Stories of the Mississippi River: Adventure, freedom and journalism 

The Mississippi River flows for more than 2,300 miles through ten states, stretching for 11 miles across at its widest point. The most storied river in American history, its swirling currents gave shape to our culture. It offers a metaphor for freedom in literature and it flows through all of American music and poetry. It has given us life and work and meaning. I will never forget the first time I saw the mighty Mississippi, hitchhiking across the country circa 1979 hell bent on trying to get to New Orleans to experience the river and all the stories it has to tell.

These days, it seems some of the most important stories that need to be told about the Mississippi are about its health and its future. That’s the mission of the Mississippi River Basin Ag & Water Desk, an independent environmental reporting network created by Report for America and the University of Missouri School of Journalism with major funding from the Walton Family Foundation. Their stories focus on threats to the river caused by pollution from agribusiness, sprawling cities and increased flooding due to climate change, and they also tell the stories of the efforts underway to conserve the Mississippi and to hold on to the vibrant life it sustains for wildlife and humans along the way. And next year, we’re upping our bet on this vital beat.

GroundTruth announced on Thursday the latest expansion of our Report for America program, including 11 new partner newsrooms for the Ag & Water Desk, and calling for reporters to apply to be part of the project’s footprint in the South, reaching more diverse audiences all across the nation’s largest watershed.

Teri Hayt, Report for America’s director of corps and newsroom excellence, said, “Through this collaboration, Report for America corps members and the Ag & Water Desk team have provided impactful reporting on significant environmental issues facing the communities in the river basin… We are pleased to expand this important partnership to additional communities in the coming years and continue to provide basin residents and a national audience with insightful, science-based reporting.”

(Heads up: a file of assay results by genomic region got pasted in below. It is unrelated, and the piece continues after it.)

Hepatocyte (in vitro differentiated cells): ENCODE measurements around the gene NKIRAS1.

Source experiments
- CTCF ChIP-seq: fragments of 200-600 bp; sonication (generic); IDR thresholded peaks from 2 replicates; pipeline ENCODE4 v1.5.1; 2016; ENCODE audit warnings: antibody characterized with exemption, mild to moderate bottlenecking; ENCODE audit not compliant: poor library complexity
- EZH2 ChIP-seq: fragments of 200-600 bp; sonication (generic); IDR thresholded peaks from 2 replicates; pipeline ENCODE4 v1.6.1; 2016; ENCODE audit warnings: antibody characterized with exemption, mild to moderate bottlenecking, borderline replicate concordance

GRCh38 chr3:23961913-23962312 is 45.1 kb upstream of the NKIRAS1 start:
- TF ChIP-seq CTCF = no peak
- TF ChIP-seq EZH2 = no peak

This partnership reflects a surging interest in environmental issues in local newsrooms as nearly half of the 50 new reporting positions Report for America will help open next year will focus on the environment. It’s also an endorsement of the work the current members have been producing. Just this year, they’ve called attention to the importance of farm conservation programs, and the lack of funding that stalls them due to political gridlock; unpacked the national climate assessment, outlining how it impacts local communities; and examined the expansion of composting businesses in the Midwest, and the challenges cities have to make them successful, just to name a few examples.

If you know a talented journalist who would love to embark on this journey and cover the Mississippi or any of the other 49 beats that will start next year, let them know about our program. Applications are open through Jan 31.

Earl Johnson, vice president of recruitment and alumni engagement at Report for America, described this unique opportunity well, saying, “Report for America invites journalists from diverse backgrounds to weave their unique narratives into the fabric of local newsrooms. With a dedicated beat as their canvas, these storytellers ensure that every community’s voice is heard and critical issues are amplified… Through Report for America, journalists find not just a job but a calling—a perfect opportunity to make a profound difference where it matters most.”

So spread the word if you know someone who might answer this call to service, to serve the communities along the Mississippi River by as a local reporter. I cannot think of a more adventurous narrative for a journalist than covering the Mississippi River!

As Mark Twain described it, “The river is constantly turning and bending and you never know where it is going to go and where you’ll wind up.”